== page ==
Retail Cannabis Dispensaries open in the state as early as this summer, and recreational license applications have started. Dr. Uma has concerns, “We don’t give people the education they need early on to tell them there are other options. Even now, it’s still not taught to all doctors, and this leads to stigma. Stigma then leads to misinformation.” She went on to talk about the Opioid Epidemic that has America and the world’s attention as well as regulatory authorities who are continually changing prescribing laws to attempt to stop the surge in overdose deaths despite the legalization of Cannabis. The alarming statistics show that illicit street drugs have taken a back seat to Rx medication overdose deaths (51% are Rx related, 49% are illicit drug/heroin) in this irrefutable fight to save lives. “Studies have shown that the United States, the world’s population, uses 80% of the global supply of opioid A new report has put that use in perspective, pinpointing drugs. how Americans’ dependence on the drugs has become a national problem” Dr. Uma says and she goes on with her passion regarding this subject, “I truly believe doctors right now are very miserable, because they don’t get to practice medicine. In family medicine, we had seven or eight minutes allotted to spend with patients.  As a physician, we’re bombarded with [the phrase] “evidence-based medicine.” I’ve asked this question: “What part of zero [deaths] is not evident?” [Cannabis] was prescribed in this country from 1850 to 1942. It’s because of politics and racism that cannabis is stigmatized today, not because of evidence-based medicine. Without a doubt Dr. Uma cares about people and she shows it in her public appearances and in every conversation I’ve personally had with her.

When asked about the resistance coming from governments regarding the legalization of Cannabis she responded “It’s getting better because the patients are speaking out. I always say, “reach one, teach ten,” and doggone it, my patients are doing their job. They’re slowly starting to feel more comfortable – it is getting de-stigmatized.” From my own kowledge as the Director of Communications for The American Academy of Cannabinoid Medicine, Dr. Uma has seen well over 4,000 Cannabis patients, making her one of the highest ranking diplomats within the Academy itself. I get excited just speaking with her about the future of Cannabinoid Medicine and her non stop work to legitimize the very medicine I use and my daughter does as well. When asked about other doctors not having the knowledge pateints like myself and millions of others need them to have, her response has been rather bold, “It’s no longer ignorance — it’s arrogance. If you choose not to be a part of it, that’s fine! But you cannot alienate the patients that want to learn about this and want to use this.” And she’s 100% correct. Having a history of over a dozen previous Cannabis ‘Cards’ given after Dr. recommendations for medicinal use in multiple stated, I’ve found that my primary care and other doctors have been clueless about cannabis as medicine. That is, until I went to see the famed Dr. David Bearman, the V.P./Founder of The American Academy of Cannabinoid Medicine so I could have an expert in charge of my vast medical files related to cannabis recovery. As a patient I believe that we cheat ourselves by going to the ‘low cost’ pot doctor that spends 10 minutes with us. If we’re willing to spend several hundred a month on the product why not spent 200 bucks or so on a Cannabinoid Medicine Specialist appointment?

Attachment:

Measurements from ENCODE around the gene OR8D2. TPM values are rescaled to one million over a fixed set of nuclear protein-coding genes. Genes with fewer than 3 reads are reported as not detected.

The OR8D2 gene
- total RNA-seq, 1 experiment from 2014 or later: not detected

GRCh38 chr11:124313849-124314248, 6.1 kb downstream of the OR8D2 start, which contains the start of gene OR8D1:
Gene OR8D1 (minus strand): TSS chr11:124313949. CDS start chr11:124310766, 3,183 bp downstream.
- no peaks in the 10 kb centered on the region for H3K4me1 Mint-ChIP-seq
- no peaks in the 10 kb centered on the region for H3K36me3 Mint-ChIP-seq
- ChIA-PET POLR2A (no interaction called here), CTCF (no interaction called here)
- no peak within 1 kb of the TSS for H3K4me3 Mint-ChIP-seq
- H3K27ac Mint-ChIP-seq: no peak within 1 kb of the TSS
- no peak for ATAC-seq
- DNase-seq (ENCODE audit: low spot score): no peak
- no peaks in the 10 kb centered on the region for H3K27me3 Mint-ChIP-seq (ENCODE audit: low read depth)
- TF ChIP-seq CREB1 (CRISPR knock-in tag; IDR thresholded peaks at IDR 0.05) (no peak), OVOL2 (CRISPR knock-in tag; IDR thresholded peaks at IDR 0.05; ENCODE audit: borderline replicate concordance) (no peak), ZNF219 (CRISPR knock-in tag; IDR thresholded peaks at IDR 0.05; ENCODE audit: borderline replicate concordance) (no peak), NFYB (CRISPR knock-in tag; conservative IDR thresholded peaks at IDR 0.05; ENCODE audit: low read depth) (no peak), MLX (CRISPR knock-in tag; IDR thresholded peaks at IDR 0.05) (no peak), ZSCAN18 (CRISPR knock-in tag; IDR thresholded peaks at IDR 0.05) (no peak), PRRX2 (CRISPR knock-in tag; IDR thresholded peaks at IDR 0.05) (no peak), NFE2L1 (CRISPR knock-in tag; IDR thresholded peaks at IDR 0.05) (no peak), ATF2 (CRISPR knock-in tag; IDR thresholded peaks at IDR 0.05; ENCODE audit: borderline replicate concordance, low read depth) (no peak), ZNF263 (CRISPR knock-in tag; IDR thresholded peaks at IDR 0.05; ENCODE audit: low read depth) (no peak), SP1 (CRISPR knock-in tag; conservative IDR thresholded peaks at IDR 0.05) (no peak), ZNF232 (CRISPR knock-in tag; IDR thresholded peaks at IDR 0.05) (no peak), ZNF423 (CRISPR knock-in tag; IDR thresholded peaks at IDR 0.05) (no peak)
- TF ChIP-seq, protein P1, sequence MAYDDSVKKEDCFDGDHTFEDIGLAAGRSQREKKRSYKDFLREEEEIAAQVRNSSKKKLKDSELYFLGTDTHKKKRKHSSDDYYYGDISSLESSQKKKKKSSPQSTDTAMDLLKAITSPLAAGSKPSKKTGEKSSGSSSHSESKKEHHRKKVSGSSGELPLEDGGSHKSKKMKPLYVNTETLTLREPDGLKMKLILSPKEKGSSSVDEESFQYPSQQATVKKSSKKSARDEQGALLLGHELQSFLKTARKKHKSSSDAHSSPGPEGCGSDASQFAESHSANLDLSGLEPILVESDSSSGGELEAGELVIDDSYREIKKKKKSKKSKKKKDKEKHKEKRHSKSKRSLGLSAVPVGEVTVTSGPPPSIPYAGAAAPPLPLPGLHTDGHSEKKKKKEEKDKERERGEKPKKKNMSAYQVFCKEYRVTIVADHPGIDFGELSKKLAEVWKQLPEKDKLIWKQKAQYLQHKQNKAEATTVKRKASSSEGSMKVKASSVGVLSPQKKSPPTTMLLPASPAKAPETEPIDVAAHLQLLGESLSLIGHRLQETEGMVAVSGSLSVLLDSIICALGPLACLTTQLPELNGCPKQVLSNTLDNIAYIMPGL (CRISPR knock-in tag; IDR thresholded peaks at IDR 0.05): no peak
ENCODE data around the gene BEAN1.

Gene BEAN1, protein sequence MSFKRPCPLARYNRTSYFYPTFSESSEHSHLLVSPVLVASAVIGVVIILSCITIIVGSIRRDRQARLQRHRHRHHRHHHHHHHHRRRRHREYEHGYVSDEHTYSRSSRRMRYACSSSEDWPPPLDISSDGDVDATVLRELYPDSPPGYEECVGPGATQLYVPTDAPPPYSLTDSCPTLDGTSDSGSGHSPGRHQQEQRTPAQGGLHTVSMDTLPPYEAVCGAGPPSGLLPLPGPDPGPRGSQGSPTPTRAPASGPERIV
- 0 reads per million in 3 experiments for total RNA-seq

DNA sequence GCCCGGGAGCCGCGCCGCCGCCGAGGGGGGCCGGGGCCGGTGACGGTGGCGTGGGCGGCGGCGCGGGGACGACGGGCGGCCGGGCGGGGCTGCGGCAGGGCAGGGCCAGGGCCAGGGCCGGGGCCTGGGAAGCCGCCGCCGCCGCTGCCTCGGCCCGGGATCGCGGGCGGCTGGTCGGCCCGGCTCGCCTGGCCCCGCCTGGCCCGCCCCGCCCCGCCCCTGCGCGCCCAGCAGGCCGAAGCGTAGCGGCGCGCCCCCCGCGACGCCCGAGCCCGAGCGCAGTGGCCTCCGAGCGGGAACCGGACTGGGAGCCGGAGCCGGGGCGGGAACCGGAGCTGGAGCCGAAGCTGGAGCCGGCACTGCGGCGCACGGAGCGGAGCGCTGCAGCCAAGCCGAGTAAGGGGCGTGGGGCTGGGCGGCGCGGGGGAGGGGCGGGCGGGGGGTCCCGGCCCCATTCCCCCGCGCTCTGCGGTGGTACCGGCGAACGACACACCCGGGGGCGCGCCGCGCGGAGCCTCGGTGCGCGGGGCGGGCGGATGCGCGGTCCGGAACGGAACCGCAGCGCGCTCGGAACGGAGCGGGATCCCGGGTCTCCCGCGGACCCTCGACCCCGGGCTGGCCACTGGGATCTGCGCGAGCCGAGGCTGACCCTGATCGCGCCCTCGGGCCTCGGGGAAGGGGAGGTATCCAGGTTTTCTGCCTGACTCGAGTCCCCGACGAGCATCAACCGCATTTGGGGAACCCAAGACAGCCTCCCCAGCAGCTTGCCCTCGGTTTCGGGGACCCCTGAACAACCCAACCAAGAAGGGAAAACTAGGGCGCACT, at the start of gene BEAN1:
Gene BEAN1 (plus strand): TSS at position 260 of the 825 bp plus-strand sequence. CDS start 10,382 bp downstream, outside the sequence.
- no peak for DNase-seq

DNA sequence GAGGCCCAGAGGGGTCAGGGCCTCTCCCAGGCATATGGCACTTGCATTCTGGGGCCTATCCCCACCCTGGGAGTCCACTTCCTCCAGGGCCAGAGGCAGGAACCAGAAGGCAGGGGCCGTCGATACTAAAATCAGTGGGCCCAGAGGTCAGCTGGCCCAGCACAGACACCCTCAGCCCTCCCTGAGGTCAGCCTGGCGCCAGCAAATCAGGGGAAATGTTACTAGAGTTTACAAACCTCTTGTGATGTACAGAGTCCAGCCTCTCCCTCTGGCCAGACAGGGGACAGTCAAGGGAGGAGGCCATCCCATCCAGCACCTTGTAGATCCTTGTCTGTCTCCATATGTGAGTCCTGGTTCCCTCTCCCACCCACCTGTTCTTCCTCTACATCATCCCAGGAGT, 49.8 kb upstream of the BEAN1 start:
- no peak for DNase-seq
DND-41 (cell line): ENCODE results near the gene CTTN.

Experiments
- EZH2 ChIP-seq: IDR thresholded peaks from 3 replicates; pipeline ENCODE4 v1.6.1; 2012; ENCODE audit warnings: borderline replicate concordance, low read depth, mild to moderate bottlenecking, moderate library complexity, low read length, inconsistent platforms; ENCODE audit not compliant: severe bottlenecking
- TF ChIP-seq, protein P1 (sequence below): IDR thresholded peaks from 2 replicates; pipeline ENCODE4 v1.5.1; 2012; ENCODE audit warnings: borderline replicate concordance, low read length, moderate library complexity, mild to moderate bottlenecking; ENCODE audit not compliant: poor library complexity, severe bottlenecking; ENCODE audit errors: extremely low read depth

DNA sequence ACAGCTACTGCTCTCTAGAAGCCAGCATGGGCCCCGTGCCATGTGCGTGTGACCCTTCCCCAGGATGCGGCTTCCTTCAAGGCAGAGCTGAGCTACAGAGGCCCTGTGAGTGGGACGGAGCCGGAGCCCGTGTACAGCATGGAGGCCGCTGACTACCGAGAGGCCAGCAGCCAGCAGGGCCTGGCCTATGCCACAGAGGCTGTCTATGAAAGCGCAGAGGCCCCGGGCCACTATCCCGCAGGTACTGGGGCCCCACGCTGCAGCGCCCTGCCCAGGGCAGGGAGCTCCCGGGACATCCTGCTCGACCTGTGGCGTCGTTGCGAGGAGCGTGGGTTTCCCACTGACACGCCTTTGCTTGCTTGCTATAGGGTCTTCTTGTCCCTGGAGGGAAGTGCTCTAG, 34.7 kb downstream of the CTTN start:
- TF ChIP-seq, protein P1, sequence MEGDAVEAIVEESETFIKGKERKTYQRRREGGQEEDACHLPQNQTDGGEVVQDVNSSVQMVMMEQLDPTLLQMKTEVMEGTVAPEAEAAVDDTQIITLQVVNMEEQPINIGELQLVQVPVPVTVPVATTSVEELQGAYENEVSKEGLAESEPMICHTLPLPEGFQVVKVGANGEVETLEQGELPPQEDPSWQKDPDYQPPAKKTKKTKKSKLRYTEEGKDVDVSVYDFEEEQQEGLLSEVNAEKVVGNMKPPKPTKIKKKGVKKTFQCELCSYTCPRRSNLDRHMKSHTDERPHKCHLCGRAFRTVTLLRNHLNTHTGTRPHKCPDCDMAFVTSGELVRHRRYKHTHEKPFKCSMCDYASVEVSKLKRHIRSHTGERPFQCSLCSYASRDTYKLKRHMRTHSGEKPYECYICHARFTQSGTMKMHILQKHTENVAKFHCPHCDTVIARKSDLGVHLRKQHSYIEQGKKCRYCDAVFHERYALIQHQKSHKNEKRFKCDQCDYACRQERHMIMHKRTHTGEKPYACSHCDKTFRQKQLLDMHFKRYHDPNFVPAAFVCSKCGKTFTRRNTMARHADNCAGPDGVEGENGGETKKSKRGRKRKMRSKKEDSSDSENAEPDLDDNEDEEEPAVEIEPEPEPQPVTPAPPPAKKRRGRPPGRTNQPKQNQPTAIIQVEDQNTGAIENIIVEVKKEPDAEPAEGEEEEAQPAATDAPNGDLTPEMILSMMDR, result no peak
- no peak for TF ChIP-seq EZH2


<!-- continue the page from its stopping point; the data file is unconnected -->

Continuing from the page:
Dr. Uma is very passionate about stopping the deaths related to Rx overdoses and the opioid epidemic. I could write all day about her accomplishments that are changing the world one person at a time in some cases and other times millions with her continual public appearances. “Cannabis is not for everyone, yet it should be a first line option NOT the last resort” she says, “Open Your Hearts, Open Your Minds, Safety 1st, Do NO Harm!!!!”

Above, Dr. Uma Dhanabalan was at The Georgia State Capitol speaking with legislators about whole plant medicine awhile back and stopped to do what she does best – touch the heart and soul of patients around the world.

You just have to love Dr. Uma!

– Mike Robinson, Medicinal Cannabis Patient & Director of Communications, The American Academy of Cannabinoid Medicine, for Dr. David Bearman – Executive V.P./Founder

No Brainer: CBD and THC for Head Injuries